Folk artist Laura Marling's eighth album was released in April. (Chrysalis Records Limited)
San Marino High School

Review: Laura Marling’s ‘Song For Our Daughter’ is a poetic mosaic on the human condition

Let’s not beat around the bush — folk/country music has a bad rap. People who claim that they listen to “all types of music” almost always shun folk/country music as a parenthetical exception.

Folk/country singles that chart on the Billboard Hot 100 have to amalgamate other genres, catering to mainstream audiences à la “Fearless” era Taylor Swift such as her song “You Belong With Me,” or meme-worthy content like Lil Nas X’s “Old Town Road.”

With a few purist exceptions — namely Little Big Town’s “Girl Crush” — the status quo is tainted by an unwarranted aversion to the genres. But on her eighth album “Song For Our Daughter,” Laura Marling proves that folk music isn’t just fodder for girl-and-her-guitar tropes, but possesses as much merit — if not, more — as the next pop, R&B, or rap album.

Inspired by Maya Angelou’s book “Letter to My Daughter,” Marling’s eighth album is poetic in its simplicity. The opening guitar strums have the warmth of the first rays of sunshine on “Alexandra” as Marling sings of a woman who “finds diamonds in the pain,” and by the bridge, an unwavering defiance coats her voice —  “Why should I die / So you can live?”

Held Down” compounds the sensation and makes it “feel infinite,” perfect for the freeway tunnel in “The Perks of Being a Wallflower” with its reverb, vocal layering, and need for affection as she sings “We all want to be held down.”

Where beauty fails, Marling fills in the gaps with other idiosyncrasies. Album standout “Strange Girl,” redolent of Joni Mitchell’s “In France…” with a tinge of Saint Etienne’s “Been So Long,” has the tongue-in-cheek comedy of dining-table palaver.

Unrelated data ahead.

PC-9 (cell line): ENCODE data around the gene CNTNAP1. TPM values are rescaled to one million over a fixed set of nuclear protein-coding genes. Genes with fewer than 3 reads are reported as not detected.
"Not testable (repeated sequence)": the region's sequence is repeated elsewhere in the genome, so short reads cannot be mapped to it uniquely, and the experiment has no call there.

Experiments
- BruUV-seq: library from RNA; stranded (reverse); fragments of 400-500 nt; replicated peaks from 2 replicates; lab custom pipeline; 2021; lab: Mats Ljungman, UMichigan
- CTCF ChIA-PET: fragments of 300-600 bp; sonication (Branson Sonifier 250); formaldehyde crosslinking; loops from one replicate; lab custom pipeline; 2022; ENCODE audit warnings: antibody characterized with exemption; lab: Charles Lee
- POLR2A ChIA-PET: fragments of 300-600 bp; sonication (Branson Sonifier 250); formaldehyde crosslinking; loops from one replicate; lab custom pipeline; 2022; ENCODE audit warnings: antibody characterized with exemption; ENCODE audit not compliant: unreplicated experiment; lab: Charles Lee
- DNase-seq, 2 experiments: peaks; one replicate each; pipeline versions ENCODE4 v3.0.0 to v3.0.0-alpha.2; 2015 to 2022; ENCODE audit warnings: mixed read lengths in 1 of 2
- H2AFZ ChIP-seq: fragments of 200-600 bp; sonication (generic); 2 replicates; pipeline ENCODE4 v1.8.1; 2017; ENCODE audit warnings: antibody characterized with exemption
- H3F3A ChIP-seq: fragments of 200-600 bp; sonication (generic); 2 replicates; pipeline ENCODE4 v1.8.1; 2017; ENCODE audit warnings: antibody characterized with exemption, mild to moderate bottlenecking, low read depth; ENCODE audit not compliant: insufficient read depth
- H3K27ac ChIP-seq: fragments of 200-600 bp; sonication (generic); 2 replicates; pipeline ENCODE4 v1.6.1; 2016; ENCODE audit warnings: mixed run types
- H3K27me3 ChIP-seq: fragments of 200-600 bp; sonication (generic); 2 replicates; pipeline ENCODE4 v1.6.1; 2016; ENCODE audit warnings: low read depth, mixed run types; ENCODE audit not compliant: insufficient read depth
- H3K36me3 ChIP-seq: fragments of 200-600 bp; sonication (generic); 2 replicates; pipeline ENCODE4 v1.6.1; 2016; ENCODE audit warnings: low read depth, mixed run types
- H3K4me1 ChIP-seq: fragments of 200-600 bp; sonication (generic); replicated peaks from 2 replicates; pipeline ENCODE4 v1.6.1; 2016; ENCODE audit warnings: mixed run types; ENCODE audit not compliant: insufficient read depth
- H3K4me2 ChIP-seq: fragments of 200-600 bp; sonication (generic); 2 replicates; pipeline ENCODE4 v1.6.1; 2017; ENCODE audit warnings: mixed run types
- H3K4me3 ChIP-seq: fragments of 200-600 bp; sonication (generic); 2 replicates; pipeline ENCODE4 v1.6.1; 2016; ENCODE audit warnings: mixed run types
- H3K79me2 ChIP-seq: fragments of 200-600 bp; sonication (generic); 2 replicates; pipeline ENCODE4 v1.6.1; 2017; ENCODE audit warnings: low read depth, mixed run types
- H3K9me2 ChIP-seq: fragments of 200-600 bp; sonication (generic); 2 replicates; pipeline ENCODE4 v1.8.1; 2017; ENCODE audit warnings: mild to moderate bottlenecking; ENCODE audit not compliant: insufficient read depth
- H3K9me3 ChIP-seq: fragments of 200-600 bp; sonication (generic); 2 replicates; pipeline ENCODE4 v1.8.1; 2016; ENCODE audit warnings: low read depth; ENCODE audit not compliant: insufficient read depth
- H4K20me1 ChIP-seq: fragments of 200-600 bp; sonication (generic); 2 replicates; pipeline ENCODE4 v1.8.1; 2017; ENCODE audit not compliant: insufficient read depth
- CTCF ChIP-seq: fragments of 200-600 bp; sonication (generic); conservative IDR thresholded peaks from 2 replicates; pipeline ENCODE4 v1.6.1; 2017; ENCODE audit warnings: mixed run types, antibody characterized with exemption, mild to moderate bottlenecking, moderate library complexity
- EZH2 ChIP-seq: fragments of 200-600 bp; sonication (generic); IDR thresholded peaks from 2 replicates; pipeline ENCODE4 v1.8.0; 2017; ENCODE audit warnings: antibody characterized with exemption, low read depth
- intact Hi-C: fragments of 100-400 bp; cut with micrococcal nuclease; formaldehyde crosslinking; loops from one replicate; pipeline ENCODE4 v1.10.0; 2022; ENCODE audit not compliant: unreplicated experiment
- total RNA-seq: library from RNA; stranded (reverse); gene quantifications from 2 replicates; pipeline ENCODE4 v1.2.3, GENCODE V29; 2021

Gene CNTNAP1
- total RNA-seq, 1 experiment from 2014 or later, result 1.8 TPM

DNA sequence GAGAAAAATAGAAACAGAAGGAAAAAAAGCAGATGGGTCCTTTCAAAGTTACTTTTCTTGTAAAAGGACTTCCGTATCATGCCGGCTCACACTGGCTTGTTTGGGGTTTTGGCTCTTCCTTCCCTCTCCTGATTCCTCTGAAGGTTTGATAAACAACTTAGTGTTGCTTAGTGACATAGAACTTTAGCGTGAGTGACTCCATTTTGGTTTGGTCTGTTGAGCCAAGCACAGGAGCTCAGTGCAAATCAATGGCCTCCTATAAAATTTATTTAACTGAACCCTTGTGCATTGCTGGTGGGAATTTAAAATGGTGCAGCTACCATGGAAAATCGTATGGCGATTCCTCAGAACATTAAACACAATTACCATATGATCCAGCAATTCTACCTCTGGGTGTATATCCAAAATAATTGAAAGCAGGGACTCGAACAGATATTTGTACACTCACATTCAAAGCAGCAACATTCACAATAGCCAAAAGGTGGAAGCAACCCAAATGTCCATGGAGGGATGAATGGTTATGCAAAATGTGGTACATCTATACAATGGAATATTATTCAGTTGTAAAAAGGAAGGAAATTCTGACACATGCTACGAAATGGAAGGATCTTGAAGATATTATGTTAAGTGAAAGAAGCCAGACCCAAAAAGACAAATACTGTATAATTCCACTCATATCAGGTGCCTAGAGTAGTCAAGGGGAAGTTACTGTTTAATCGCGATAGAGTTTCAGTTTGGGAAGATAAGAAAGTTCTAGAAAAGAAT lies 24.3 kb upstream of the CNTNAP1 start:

“Announce yourself a socialist to have something to defend,” she jokes before rolling her eyes (“Oh, young / Girl, please / Don’t bull—- me”).

On the opposite end of the spectrum is “Only The Strong” with the melancholia of a window pane speckled with rain, Marling backed up by a gospel-potent wall of hmm’s to make each lyric lilting and sublime:

Love is a sickness cured by time / Bruises all end up benign

Later tracks, on the other hand, have the stereotypical-folk haramatia of cringe-worthy kitsch. A chord progression away from “James Bond” spectacle, the piano ballad “Blow By Blow” finds Marling’s songwriting a bit less refined. Vague aphorisms (“Knowin’ thunder gives away what lightning tries to hide”) and trite blanket statements (“Sometimes the hardest thing to learn/ Is what you get from what you lose”) are only weighed down by the oblique melodrama.

“Fortune” suffers a similar fate, though by replacing the piano of Sarah McLachlan’s “When She Loved Me” with a guitar and no Disney movie to justify its saccharine taste.

These flaws don’t derail the album far from its polished minimalism though.

The “Stars”-esque background shimmering and rubato phrasing of “The End Of The Affair” create an atmosphere suspended among the cosmos.

“For You” continues course correction through its endearing sincerity (“What a miracle you are”), but the most mesmerizing part of the album, as with human beings themselves, is at its heart with “Song For Our Daughter.”

Living, Marling seems to realize, is difficult; the road is paved with lies (“Only to see if the path they set fails”), lust (“Clothes on the floor”), and laughter (“All of the bullshit that she might be told”).

But its saving grace has been in front of us before the album even started: the human connection, replacing Angelou’s titular “my” with “our.” All Marling has done is take us through “the words that we have lived again.”